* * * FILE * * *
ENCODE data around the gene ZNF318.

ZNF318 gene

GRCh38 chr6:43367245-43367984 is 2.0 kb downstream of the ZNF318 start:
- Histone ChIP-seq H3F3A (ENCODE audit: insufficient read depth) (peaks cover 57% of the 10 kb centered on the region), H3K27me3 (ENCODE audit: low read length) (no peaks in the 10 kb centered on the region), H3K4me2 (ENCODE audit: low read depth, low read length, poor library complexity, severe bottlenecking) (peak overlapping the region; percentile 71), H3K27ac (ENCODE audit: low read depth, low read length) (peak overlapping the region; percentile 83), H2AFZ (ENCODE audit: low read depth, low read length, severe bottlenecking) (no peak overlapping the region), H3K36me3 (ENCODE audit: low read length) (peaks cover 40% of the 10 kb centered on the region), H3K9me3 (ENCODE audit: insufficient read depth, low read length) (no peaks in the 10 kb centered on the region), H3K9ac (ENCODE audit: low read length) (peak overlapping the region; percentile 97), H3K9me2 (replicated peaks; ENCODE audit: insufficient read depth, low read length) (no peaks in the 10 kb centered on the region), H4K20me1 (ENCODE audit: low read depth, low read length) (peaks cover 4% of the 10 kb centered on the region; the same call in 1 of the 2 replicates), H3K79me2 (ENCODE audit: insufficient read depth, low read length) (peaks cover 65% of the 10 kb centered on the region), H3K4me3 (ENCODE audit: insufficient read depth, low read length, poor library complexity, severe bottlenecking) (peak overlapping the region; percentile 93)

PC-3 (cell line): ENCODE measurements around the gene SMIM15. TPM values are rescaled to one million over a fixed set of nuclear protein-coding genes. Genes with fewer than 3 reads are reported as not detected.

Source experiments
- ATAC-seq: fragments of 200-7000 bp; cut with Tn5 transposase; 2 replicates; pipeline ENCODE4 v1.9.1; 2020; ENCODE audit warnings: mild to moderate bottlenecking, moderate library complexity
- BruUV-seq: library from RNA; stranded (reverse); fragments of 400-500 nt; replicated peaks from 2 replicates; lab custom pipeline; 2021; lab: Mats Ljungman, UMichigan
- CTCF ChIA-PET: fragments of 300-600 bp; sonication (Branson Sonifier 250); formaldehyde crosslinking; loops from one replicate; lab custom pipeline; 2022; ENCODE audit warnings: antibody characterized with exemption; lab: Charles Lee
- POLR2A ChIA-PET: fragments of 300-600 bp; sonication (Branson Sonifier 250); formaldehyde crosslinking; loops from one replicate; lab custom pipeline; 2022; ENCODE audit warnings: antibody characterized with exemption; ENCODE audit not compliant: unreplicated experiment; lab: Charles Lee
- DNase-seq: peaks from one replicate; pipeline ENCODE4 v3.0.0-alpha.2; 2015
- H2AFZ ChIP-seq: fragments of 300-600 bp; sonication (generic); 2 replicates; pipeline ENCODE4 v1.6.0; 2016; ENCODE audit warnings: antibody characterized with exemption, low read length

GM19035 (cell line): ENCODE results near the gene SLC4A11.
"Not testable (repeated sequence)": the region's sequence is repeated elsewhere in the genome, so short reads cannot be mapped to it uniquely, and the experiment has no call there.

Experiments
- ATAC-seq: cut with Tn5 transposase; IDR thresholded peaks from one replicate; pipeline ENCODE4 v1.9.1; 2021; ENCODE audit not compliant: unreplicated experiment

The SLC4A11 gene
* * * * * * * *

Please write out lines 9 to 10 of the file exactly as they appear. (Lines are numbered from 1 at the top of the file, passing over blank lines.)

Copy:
- CTCF ChIA-PET: fragments of 300-600 bp; sonication (Branson Sonifier 250); formaldehyde crosslinking; loops from one replicate; lab custom pipeline; 2022; ENCODE audit warnings: antibody characterized with exemption; lab: Charles Lee
- POLR2A ChIA-PET: fragments of 300-600 bp; sonication (Branson Sonifier 250); formaldehyde crosslinking; loops from one replicate; lab custom pipeline; 2022; ENCODE audit warnings: antibody characterized with exemption; ENCODE audit not compliant: unreplicated experiment; lab: Charles Lee